DO Touch Please: Engaging the Senses

“Design is about progress. It is about conceptualizing a vision of what can be; the act of designing is to move with intent to close the gap between existing conditions and that vision.” – Todd Johnson, Head of Design, Global Innovation Summit

Design, at its core, is rarely an object. It is an experience, an emotion existing to assign meaning and purpose, create connection, and support intentions.

Now, re-read Todd’s quote above and replace the word “design” with “fundraising.” Does it sound familiar to you?

Fundraising is about progress. It is about conceptualizing a vision for others of what can be possible with their investment in your organization. The act of fundraising is to move with intent to close the gap between existing conditions in our world and our vision for the world.

Inherent in powerful fundraising is beautiful and purposeful design. And while quality design of collateral pieces is a significant player in the world of communication and fundraising, boxing design in to the visual boxes out a world of possibilities.

Often, as fundraisers, we privilege visual design. Whether this be captivating imagery in an annual report, dynamic and responsive components of website design, or the newly branded layout of our newsletter—we inadvertently disconnect our donors from the physical experience of engagement.

I’m not talking about the physical experience of putting pen to checkbook (which as fundraisers we often qualify as “engaging”)—I mean the equally significant experiences of touch, taste, movement, smell, and sound as a method of connecting with emotions that help assign meaning and purpose.

Thinking like a designer or artist can transform the way you develop your donor experience, fundraising processes, and strategy. Take, for instance, the high-end designed gala at charity:water’s charity:ball. Thousands of gala attendees literally got to “feel” first-hand what it is like for millions of people around the world who have to walk for hours each day to collect dirty water through the gala’s “Water Walk”—a catwalk where attendees, dressed in their finest, carried two fuel cans filled with water (you can watch another version of their Water Walk here). Four years later, gala attendees were transported to Ethiopia via a virtual reality headset to hear a first-hand account of a young girl and how clean water had changed her village.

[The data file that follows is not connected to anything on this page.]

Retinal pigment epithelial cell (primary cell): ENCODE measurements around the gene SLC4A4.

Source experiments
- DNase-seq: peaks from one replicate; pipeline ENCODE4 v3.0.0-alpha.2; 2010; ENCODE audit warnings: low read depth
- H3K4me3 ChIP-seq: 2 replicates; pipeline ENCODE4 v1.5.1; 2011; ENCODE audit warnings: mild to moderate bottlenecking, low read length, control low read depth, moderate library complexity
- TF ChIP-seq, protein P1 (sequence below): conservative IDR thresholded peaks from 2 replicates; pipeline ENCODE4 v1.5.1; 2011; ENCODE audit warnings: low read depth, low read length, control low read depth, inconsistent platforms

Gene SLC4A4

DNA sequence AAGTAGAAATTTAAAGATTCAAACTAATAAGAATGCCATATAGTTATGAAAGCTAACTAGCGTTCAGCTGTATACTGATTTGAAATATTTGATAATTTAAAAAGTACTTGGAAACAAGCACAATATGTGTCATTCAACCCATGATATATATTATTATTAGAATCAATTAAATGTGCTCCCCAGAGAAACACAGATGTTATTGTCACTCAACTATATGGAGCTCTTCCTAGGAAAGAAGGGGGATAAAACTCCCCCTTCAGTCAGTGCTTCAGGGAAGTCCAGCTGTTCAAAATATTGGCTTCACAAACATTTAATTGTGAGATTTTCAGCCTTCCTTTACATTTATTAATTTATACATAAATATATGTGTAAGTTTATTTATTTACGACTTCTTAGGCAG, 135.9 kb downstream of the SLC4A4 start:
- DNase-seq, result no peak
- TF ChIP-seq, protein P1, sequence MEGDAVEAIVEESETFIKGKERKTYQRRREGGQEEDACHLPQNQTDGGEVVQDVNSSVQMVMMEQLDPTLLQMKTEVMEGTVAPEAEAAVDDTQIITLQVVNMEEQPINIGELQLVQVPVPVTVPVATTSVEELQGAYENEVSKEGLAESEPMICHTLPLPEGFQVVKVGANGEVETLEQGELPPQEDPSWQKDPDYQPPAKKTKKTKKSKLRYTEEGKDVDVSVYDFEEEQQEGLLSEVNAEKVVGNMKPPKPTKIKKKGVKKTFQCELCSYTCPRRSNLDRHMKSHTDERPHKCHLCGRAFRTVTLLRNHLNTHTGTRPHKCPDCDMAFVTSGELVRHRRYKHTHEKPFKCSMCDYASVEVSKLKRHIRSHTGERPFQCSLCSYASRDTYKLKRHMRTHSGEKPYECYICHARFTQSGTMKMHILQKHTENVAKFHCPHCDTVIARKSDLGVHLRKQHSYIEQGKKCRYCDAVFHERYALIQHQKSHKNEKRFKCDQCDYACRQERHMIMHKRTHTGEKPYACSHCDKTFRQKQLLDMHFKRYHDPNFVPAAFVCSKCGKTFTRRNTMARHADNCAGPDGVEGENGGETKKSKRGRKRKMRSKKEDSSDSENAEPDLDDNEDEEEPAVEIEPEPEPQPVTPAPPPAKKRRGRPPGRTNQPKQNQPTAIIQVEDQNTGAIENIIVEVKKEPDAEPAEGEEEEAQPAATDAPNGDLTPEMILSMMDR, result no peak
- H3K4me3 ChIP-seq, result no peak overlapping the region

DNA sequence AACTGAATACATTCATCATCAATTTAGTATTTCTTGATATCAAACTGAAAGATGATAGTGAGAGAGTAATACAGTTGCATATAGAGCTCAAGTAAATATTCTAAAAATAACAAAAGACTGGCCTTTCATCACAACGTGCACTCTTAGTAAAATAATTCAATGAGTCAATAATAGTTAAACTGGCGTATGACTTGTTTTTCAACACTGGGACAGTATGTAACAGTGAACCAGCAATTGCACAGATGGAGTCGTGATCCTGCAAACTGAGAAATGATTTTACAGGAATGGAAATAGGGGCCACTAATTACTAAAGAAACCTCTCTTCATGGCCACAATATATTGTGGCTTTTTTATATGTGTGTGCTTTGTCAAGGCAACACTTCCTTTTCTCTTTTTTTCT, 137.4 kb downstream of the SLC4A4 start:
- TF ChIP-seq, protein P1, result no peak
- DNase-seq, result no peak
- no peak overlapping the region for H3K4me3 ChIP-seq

Fundraising design isn’t only for non-profits with big budgets, well-connected board members, VIP executive directors, or deep-pocketed donors. (For an example of a less-glamorous, stripped-down but equally engaging experience, check out Works Progress Water Bar—a pop-up bar serving local tap waters and focusing on water issues.)

Fundraising design shouldn’t be relegated to the gala or fundraising event experience. Beautiful and intentional fundraising design can make a difference in every aspect of our work. From the sounds we share with our donors to the experience we create for funders during a foundation visit.

How are we designing experiences that encourage engagement? How can we help our donors hear—even when they can’t visit our organization—the families laughing and learning together at our program for young parents? What if—instead of inviting our foundation guests to sit around our board room table—we invited them to grab a shovel and dig in the community garden we were proposing they invest in? What if we got rid of the mismatched, chipped coffee cups, and store-brand coffee, and shared chewy chunks of freshly baked bread and salted butter from our social enterprise cafe along with cold, filtered water from a beautiful carafe? What if we created approachable videos or podcasts of clients and staff and community members sharing their stories?

Beautiful and purposeful design needn’t be difficult or expensive. It simply needs to be authentic and thoughtful. Amazing, transformative experiences happen at the intersection of beautiful design and fundraising. Take some time this week to add a dash of artistic design—touch, taste, movement, smell, and sound—to your organization’s fundraising and open the door to more meaningful dialogue, the discovery of possibility, and movement toward a vision of what can be.

“Producing stunning creative output is only a tiny part of what it means to be a designer, yet aesthetics continue to be the only part that we herald as valuable. But it’s these other skills—empathizing, systems thinking, storytelling—that describe a successful career in design.” – John Kolko, Founder and Director, Austin Center for Design

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